In 3 days the project teams will go back to the villages with prototypes and refine them

Important:

  • collaboration
  • people should become aware that they themselves created this solution
  • improving creativity and problem-solving capacity beneath people

Paul Hudnut has been with IDDS for te past 2 weeks sharing insights into entrepreneurship

  • how can you transform a prototype to a product
  • thinking about the design process
  • experiences in integrated academia and entrepreneurship
  • founding member of Envirofit – doing wonderful work and has received a lot of recognition

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Evo Koufou – professor at KNUST
Introducing Paul Hudnut

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Paul Hudnut

Quote from Obama’s speech when he was in Ghana: Africa doesn’t need strongmen but strong institutions -> applies especially to universities
society puts it’s trust in the job of faculties and students – training the next generations to be ready for the problems the current generation hasn’t solved
what is the university role in todays world?
how can universitys mission to teach, research and service

  • develop useful technology
  • foster entrepreneurship

in this speech economic development examples from Colorado State University will be provided:

  • how to deal with research and intellectual property
  • 2 company examples

some experiences what US universities have done to support technology enrepreneurship- maybe helps KNUST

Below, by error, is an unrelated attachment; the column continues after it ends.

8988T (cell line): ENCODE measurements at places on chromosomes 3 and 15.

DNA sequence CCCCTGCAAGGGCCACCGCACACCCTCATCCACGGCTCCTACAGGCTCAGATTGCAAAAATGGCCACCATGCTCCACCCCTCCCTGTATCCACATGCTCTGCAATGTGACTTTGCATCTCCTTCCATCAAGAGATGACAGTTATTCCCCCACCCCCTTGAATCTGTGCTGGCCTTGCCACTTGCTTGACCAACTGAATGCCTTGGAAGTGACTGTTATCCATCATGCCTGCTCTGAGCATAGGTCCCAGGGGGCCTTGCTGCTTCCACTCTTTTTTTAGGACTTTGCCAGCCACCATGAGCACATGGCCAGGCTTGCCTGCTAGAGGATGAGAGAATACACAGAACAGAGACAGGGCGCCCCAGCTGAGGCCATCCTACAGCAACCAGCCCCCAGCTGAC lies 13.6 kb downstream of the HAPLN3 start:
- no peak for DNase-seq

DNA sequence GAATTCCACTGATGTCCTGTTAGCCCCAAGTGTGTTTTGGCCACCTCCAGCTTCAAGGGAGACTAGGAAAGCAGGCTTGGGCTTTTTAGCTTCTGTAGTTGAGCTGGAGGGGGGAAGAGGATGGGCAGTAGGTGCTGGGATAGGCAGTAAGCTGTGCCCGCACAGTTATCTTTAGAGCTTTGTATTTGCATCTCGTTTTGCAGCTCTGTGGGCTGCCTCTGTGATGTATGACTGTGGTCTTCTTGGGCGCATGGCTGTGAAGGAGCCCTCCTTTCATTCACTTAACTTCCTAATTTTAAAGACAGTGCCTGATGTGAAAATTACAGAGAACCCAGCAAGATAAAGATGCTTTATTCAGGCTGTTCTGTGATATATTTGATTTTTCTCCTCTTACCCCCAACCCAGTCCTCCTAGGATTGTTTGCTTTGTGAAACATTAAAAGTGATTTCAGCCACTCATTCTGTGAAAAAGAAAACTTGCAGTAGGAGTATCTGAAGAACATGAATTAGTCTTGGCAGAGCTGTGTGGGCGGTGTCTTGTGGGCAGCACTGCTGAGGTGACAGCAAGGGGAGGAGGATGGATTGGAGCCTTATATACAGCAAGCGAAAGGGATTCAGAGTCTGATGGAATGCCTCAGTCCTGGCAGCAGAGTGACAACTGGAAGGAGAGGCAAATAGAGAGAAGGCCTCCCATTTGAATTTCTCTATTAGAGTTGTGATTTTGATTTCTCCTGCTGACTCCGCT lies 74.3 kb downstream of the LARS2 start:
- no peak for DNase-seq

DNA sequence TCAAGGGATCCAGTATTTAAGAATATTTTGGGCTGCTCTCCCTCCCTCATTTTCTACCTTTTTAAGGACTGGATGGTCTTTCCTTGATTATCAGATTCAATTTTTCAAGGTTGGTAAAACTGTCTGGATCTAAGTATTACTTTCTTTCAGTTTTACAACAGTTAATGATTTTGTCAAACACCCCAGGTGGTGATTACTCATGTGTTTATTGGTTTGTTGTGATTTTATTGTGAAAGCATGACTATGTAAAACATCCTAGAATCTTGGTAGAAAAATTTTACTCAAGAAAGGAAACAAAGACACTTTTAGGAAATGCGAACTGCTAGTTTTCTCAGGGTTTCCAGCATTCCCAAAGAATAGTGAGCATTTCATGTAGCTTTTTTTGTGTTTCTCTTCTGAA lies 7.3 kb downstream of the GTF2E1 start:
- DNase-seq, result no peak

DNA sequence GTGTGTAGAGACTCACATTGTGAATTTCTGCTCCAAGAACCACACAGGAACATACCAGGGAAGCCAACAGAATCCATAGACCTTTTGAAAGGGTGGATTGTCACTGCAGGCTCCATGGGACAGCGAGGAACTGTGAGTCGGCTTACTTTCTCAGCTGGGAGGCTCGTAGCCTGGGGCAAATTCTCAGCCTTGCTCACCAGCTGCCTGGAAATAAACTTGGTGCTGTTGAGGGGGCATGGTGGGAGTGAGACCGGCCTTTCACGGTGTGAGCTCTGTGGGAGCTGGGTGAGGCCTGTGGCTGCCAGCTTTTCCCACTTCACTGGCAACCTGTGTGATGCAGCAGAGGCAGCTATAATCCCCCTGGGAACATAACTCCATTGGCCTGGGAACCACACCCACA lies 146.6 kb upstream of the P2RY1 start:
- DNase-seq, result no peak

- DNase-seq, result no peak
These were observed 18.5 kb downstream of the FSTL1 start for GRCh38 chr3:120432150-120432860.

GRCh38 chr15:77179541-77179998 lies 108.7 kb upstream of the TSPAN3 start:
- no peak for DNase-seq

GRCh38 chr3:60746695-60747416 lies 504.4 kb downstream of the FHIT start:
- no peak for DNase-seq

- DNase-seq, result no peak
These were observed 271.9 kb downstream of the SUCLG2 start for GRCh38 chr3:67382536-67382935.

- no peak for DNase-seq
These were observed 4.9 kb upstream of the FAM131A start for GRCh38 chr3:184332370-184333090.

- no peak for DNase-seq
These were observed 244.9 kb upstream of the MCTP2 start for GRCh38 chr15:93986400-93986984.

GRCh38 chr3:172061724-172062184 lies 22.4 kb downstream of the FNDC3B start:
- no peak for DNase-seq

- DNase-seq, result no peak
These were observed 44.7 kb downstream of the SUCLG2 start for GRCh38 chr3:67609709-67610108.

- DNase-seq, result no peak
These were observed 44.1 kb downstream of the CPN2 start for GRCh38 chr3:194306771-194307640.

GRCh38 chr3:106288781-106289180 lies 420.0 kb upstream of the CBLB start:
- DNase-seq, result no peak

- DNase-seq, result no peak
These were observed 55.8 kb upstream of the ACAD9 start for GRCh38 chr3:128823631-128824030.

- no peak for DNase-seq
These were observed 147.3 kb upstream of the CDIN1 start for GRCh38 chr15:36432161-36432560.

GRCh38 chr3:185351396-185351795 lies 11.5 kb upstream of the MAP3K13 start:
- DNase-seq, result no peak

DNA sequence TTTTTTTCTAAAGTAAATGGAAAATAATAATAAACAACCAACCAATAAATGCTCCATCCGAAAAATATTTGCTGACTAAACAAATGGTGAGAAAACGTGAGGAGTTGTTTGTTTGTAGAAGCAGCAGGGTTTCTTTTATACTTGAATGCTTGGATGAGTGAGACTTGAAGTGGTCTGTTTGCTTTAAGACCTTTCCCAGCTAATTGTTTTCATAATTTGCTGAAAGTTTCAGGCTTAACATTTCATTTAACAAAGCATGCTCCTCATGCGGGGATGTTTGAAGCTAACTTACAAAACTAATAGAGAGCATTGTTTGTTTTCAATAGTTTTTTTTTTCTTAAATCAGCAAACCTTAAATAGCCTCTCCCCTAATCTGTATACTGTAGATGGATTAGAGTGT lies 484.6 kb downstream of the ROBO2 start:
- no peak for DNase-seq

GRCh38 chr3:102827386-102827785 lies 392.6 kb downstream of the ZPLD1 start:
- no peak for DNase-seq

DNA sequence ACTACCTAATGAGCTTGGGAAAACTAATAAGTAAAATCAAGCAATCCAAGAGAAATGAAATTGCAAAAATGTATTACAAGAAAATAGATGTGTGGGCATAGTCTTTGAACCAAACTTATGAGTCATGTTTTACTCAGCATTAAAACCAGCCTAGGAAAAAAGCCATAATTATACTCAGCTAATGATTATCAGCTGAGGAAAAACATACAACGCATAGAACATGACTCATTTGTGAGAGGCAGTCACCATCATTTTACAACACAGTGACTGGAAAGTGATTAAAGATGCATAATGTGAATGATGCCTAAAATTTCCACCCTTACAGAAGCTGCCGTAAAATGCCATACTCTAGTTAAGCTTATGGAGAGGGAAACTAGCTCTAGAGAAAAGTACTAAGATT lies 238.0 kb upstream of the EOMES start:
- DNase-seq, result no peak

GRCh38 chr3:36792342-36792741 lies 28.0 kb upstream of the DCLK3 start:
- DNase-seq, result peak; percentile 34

definition entrepreneur: a revolutionary with a business model

Colorado State University:

  • 25 000 students
  • duties: research, teaching, service to the community
  • Colorado state economy based on agriculture, tourism, high tech
  • school: innovation programs in engineering and business schools

Framework:

  • research university
  • $300m annual budget, 80% from US agencies
  • all inventions in the university belong to the university
  • super-clusters – concentrated research on: infectious diseases, cancer, renewable energy
  • CSU research foundation: provides technology transfer services & invests in start up companies

Strategy:

  • university needs to be partner in innovation process with business (there’s things universities do well, others they don’t do well)
  • research funding is a larger more certain revenue than licensing
  • bias towards economic development over university compensation – start ups are more important
  • bulk of inventions come from small % of faculty (80/20)

INNOVATION CONTEXT:

US Academic innovation:

  • development: science & industrialization -> computing, communication, life sciences -> networks and systems (energy, environment, health)
  • innovation now has the need not only for technology, but also for a business model

Innovation sources (various scholars):

  • innovation happens with hard work – not genius
  • disruptive (new world-view) vs. sustaining innovations (holding on to an old model)
  • innovations happen throught networks
  • intersections of cultures and disciplines